As a secondary objective, a final dataset of 199 unique CMS IDs that utilized the AdvoCor rounding platform for the period of 2016-2019 matched to the final dataset by CMS ID, start year and end year was collected utilizing internal AdvoCor platform data to explore the impact of patient experience rounding. For the AdvoCor dataset start year was defined as the first year in which a site had performed patient experience rounding on more than 5% of their patients and the end year was defined as the last year a site had performed patient experience rounding on more than 5% of their patients. For sites which had duplicate CMS IDs due to joint reporting, their rounding metrics were calculated using a weighted mean by CMS ID. In the final dataset CMS ID data points where the year studied was less than or equal to the end year and greater than or equal to the start year, were considered as utilizing AdvoCor at the time. After all data was matched and collected the final data set contained 4,119 unique Provider IDs with 15,348 total data points and 2,829 unique Provider IDs matched to HVBP data with 10,442 total data points. The HVBP modifier ranged from 0.982513 to 1.040313 so it was transformed by multiplying by 100 and then subtracting 100 from the new value. This allowed HydraCor to change the scale and had negative values representing a loss in revenue from HVBP and positive values representing a gain. Due to the large amount of data available, three distinct datasets were created for each financial metric studied where the bottom and top 2.5% scores were removed creating a 95% interval to diminish the potential for outlier values to affect the analysis.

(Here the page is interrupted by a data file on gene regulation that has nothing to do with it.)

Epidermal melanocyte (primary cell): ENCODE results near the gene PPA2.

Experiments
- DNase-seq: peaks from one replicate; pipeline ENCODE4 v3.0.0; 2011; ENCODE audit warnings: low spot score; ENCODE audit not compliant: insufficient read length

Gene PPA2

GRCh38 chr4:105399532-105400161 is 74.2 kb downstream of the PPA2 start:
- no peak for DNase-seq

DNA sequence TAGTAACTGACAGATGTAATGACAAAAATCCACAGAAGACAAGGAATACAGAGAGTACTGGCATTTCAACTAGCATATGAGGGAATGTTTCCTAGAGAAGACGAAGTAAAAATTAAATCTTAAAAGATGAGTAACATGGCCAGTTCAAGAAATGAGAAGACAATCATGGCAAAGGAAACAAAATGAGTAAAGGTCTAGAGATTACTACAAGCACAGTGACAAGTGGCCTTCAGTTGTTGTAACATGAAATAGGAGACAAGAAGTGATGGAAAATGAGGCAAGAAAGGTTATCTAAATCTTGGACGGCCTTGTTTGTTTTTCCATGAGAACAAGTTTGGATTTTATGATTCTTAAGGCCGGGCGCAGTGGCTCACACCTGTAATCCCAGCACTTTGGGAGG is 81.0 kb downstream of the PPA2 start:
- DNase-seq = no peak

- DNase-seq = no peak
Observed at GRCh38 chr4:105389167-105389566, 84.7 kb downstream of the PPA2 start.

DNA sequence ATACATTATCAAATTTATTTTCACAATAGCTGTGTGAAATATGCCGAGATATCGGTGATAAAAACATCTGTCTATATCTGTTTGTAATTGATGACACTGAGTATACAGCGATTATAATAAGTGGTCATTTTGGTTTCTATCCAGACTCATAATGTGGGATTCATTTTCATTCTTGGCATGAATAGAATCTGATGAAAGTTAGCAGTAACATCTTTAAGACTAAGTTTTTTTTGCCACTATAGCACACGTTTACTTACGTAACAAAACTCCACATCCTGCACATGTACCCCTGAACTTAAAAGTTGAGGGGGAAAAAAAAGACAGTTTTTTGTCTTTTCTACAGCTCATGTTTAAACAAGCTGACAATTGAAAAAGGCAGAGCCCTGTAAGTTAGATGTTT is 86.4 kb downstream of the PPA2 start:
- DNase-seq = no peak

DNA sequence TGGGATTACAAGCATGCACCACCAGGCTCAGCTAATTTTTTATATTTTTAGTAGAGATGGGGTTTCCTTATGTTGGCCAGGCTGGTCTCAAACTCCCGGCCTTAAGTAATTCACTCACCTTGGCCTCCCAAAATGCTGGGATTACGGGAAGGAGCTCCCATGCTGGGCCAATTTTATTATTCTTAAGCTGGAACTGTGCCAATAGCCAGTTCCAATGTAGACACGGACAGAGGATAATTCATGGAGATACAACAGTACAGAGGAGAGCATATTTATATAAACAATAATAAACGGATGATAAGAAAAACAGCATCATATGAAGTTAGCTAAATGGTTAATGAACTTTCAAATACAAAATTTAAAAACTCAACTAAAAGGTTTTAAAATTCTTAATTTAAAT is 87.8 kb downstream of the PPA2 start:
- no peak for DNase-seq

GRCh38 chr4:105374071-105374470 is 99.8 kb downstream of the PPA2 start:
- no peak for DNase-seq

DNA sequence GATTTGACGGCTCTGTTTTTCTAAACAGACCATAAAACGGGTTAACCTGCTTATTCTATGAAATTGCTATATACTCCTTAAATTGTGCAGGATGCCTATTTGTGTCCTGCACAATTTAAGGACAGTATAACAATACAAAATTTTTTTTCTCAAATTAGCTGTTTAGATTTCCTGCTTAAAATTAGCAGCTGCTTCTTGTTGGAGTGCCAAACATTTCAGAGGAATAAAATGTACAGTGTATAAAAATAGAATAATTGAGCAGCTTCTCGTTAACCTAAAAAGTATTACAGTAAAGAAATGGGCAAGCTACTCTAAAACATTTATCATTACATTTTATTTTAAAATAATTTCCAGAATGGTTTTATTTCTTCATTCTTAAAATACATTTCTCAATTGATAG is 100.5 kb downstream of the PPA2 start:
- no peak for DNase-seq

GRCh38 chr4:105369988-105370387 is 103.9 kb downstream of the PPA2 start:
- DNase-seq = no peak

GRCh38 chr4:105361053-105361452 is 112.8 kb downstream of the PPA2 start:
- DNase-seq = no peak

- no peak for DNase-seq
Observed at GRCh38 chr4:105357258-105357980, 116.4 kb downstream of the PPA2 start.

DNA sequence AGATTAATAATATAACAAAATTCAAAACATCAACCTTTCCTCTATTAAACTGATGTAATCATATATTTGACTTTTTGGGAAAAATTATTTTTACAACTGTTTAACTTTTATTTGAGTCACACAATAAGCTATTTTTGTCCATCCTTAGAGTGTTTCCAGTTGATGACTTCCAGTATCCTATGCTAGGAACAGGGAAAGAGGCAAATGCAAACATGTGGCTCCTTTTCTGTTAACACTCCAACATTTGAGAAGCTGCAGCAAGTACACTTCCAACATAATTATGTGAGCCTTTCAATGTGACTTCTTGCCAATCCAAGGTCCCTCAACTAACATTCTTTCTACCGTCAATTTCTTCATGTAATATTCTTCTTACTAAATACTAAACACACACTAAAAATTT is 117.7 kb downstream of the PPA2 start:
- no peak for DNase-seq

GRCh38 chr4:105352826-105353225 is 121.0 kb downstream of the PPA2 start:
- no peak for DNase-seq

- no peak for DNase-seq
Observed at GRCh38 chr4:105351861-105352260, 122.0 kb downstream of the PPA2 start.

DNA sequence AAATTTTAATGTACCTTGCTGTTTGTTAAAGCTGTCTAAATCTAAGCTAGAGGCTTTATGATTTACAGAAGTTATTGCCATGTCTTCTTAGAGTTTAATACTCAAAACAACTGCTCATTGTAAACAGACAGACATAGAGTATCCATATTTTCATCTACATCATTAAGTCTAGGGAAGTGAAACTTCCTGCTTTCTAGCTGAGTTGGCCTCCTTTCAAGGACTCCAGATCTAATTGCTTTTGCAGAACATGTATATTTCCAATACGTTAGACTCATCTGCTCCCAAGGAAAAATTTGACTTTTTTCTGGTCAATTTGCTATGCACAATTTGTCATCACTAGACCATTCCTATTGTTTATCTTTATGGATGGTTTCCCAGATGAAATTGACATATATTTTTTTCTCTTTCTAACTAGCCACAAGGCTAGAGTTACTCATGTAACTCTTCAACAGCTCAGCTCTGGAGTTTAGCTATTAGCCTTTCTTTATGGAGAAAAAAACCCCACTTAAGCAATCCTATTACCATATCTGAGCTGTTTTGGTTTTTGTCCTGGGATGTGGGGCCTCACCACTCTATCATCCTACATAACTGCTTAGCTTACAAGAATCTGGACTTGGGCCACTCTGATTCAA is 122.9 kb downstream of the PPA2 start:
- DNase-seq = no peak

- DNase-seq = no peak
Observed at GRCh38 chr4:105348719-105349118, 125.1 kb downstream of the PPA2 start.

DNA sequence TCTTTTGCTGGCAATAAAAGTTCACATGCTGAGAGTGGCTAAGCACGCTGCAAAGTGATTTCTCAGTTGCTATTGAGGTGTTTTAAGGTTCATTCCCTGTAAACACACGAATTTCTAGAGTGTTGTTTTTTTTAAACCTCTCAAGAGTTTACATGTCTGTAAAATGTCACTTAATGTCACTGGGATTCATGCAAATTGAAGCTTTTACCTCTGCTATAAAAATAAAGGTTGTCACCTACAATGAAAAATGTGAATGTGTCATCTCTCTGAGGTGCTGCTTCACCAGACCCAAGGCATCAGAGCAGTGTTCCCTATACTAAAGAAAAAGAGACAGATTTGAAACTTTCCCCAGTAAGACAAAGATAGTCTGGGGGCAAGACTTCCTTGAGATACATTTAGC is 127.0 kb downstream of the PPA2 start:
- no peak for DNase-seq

Analysis and Discussion:
To explore the link between patient experience and hospital profitability the total dataset was divided into 3 distinct groups based on their Rate Hospital Top-Box performance: “Excellent”, “Moderate”, and “Low” performers. To create these groups, a percentile ranking of Rate Hospital Top-Box for each FY was calculated. Those sites that had a percentile rank >= 66 for the given FY were assigned the “Excellent” label, those with a rank < 66 but >= 33 were assigned to the “Moderate” group, and the rest were assigned to the “Low” group. Unlike the Deloitte study classified hospitals with above the median ‘Middle Box’ scores (the percentage of respondents who gave the hospital a rating of 7 or 8 out of 10) as “Moderate”, the groupings in this study were chosen to ensure similar sample sizes for each grouping1. The data showed that hospitals in the excellent group for a given year averaged an approximately 6.14 ROA, 6.14 NM, and 5.63 OM, while hospitals in the low performance group for a given year averaged a 3.30 ROA, 2.95 NM, and 2.50 OM.